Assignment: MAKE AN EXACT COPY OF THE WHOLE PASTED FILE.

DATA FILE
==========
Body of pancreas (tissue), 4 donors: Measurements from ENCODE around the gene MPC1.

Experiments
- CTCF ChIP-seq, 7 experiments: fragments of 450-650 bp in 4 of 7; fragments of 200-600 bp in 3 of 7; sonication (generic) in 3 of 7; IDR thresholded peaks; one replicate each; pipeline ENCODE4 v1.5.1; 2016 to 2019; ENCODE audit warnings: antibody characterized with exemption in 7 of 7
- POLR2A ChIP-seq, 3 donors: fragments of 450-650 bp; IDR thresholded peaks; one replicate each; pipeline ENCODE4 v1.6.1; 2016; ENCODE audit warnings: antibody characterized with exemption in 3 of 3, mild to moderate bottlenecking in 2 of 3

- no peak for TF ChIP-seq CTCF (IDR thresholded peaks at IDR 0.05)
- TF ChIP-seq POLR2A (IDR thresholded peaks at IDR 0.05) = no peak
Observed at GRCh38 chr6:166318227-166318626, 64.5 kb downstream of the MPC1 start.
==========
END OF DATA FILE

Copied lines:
Body of pancreas (tissue), 4 donors: Measurements from ENCODE around the gene MPC1.

Experiments
- CTCF ChIP-seq, 7 experiments: fragments of 450-650 bp in 4 of 7; fragments of 200-600 bp in 3 of 7; sonication (generic) in 3 of 7; IDR thresholded peaks; one replicate each; pipeline ENCODE4 v1.5.1; 2016 to 2019; ENCODE audit warnings: antibody characterized with exemption in 7 of 7
- POLR2A ChIP-seq, 3 donors: fragments of 450-650 bp; IDR thresholded peaks; one replicate each; pipeline ENCODE4 v1.6.1; 2016; ENCODE audit warnings: antibody characterized with exemption in 3 of 3, mild to moderate bottlenecking in 2 of 3

- no peak for TF ChIP-seq CTCF (IDR thresholded peaks at IDR 0.05)
- TF ChIP-seq POLR2A (IDR thresholded peaks at IDR 0.05) = no peak
Observed at GRCh38 chr6:166318227-166318626, 64.5 kb downstream of the MPC1 start.